Financial institutions don’t have to pay the highest APY on your entire account balance — and many don’t. For example, Mango offers up to APY on its Mango Savings account, but only on balances up to $2,500. After that, the rate drops considerably. This can have a major impact on your ability to earn interest, so it’s important to know this in advance. You might find securing a lower interest rate that covers your entire balance will actually allow you to earn more in the long term.
Some savings accounts come with monthly maintenance fees or certain incidental charges that can add up fast. It’s important to be aware of these fees before opening an account, because they can potentially impact your balance. For example, the BMO Online High-Yield Savings Account has a $50 account closing fee — if the account is closed within 90 days of opening. Reading the account disclosures is a must, as not doing so can be costly.
4. FDIC or NCUA Coverage
You work hard for your money, so it’s important to make sure your bank or credit union is federally insured. The Federal Deposit Insurance Corporation provides coverage for banks, while the National Credit Union Administration insures credit unions. Both offer $250,000 worth of coverage per share owner, per financial institution, in each account ownership category. If the bank or credit union fails, this serves as a guarantee you won’t lose your money.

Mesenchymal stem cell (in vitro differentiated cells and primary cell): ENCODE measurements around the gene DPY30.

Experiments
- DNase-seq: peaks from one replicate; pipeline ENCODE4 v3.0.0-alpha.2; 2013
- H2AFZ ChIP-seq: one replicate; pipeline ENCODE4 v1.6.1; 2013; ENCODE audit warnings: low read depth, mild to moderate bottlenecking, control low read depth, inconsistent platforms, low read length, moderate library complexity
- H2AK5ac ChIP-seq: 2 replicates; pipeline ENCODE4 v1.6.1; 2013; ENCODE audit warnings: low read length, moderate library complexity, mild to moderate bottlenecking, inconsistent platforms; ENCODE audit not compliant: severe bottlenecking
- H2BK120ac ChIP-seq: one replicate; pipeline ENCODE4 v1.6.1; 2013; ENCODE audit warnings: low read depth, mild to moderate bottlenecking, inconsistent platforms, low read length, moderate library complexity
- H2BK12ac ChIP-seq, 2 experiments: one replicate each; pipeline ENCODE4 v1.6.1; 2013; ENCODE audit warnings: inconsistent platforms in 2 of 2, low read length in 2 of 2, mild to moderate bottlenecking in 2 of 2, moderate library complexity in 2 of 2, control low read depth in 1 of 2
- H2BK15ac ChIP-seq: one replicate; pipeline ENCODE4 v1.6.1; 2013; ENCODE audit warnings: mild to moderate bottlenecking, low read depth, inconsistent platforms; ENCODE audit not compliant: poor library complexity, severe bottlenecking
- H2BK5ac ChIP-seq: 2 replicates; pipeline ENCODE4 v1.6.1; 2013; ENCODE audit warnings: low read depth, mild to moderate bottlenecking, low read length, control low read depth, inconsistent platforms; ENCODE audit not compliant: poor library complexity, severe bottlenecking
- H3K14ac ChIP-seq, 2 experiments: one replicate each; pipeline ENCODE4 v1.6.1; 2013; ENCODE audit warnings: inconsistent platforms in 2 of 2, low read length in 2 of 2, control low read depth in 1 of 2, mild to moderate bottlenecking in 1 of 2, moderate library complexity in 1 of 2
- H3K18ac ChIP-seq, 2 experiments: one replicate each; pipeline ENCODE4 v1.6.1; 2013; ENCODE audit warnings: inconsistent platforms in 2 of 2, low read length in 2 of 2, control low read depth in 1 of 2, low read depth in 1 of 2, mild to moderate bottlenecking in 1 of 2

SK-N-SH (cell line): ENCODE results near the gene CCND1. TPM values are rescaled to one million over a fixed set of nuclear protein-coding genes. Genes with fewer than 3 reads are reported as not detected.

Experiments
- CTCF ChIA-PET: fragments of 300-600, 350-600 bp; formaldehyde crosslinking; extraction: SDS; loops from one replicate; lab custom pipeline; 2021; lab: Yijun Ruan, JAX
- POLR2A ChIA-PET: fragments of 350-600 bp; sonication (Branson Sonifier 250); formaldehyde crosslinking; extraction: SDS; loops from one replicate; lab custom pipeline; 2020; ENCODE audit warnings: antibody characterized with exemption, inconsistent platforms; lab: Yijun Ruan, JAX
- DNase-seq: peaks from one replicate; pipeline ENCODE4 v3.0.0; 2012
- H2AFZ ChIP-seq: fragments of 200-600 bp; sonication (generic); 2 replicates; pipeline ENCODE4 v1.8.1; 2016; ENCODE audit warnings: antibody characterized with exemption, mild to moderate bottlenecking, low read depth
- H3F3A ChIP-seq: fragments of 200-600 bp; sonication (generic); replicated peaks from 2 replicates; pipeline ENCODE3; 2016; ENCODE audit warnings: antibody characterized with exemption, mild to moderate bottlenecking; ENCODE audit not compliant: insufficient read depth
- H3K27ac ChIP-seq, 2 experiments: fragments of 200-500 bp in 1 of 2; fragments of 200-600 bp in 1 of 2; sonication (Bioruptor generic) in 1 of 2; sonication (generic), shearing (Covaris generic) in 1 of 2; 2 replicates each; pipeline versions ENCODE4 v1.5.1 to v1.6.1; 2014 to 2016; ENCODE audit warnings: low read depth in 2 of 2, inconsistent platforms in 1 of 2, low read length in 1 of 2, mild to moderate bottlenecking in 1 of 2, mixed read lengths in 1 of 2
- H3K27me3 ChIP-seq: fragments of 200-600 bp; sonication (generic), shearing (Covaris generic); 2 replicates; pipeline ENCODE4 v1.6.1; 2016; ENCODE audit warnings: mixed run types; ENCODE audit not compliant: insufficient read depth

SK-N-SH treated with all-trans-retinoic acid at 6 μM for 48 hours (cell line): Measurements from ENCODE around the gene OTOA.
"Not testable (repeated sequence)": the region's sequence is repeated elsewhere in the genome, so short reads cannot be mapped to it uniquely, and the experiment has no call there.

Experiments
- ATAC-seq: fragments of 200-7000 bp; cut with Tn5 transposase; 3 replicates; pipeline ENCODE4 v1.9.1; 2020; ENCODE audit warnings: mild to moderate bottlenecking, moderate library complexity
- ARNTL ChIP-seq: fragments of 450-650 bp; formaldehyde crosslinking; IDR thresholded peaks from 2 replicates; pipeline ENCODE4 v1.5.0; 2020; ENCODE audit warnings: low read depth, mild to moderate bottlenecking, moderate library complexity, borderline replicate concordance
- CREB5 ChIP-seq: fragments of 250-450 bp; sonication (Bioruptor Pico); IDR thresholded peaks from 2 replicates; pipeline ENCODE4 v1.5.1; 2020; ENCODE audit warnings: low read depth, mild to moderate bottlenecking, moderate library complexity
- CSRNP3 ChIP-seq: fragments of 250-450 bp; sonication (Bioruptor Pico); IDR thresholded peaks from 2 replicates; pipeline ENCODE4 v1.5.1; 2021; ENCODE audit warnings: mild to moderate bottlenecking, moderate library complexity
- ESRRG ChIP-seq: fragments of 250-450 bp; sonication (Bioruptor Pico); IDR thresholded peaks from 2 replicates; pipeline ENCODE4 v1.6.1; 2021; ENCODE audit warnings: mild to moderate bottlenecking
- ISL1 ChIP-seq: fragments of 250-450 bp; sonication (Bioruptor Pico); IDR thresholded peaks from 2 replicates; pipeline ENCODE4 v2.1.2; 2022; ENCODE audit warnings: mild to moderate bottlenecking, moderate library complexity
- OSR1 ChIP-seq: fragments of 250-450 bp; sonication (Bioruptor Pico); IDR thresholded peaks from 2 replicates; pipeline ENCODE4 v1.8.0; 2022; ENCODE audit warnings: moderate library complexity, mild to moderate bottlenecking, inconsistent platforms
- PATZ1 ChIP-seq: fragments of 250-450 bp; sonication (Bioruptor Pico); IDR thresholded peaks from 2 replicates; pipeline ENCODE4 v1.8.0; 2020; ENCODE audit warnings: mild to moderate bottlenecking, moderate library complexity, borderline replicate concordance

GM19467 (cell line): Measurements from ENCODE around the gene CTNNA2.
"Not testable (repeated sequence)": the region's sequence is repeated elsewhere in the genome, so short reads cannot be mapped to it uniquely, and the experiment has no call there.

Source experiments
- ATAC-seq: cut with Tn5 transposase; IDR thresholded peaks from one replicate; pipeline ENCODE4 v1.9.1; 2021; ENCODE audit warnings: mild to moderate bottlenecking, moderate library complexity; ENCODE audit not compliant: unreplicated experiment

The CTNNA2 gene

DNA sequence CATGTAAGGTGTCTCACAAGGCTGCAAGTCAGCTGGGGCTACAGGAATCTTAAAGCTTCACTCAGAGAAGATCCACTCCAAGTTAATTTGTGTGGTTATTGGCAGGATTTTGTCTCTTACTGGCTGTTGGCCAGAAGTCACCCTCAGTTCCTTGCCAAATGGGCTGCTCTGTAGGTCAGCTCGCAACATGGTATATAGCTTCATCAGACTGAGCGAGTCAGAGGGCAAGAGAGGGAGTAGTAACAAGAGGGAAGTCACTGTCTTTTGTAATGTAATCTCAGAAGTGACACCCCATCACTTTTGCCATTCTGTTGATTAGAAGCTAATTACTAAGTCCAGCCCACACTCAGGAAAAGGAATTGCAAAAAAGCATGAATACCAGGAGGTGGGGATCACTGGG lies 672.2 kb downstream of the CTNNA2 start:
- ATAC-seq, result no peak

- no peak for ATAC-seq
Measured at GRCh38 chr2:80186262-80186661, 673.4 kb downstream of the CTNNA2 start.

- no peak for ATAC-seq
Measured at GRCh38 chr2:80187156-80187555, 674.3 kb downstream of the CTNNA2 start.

5. Access To Funds
Unlike CDs, savings accounts — and money market accounts — typically allow you to withdraw as much money as you want, when you want. However, there are some caveats. You might face a fee or penalty if your balance falls below a certain level, and many banks charge a fee for making more than six withdrawals within a statement period. Before opening an account, find out what you’ll need to do — and what fees you’ll face — to withdraw money from your account. For example, if you’ll receive an ATM card, find out if there are any locations in your local area or if the financial institution offers complimentary access to an ATM network. The last thing you want is to need your money quickly, but have to jump through hoops to get your hands on it.
Final Take To GO
The national average deposit rate for savings accounts is 0.47%, according to data from the FDIC. That doesn’t mean you have to settle for average, in fact, you can probably earn more interest than you currently are no matter if you prefer in-person or online banking. It just helps if you know where to look.
Caitlyn Moorhead contributed to the reporting for this article.
Rates are subject to change; unless otherwise noted, rates are updated periodically. All other information on accounts is accurate as of Jan. 17, 2024.
Editorial Note: This content is not provided by any entity covered in this article. Any opinions, analyses, reviews, ratings or recommendations expressed in this article are those of the author alone and have not been reviewed, approved or otherwise endorsed by any entity named in this article.
Lending Club: Rates from 5.99% to 35.96%* APR. Best APR is available to borrowers with excellent credit.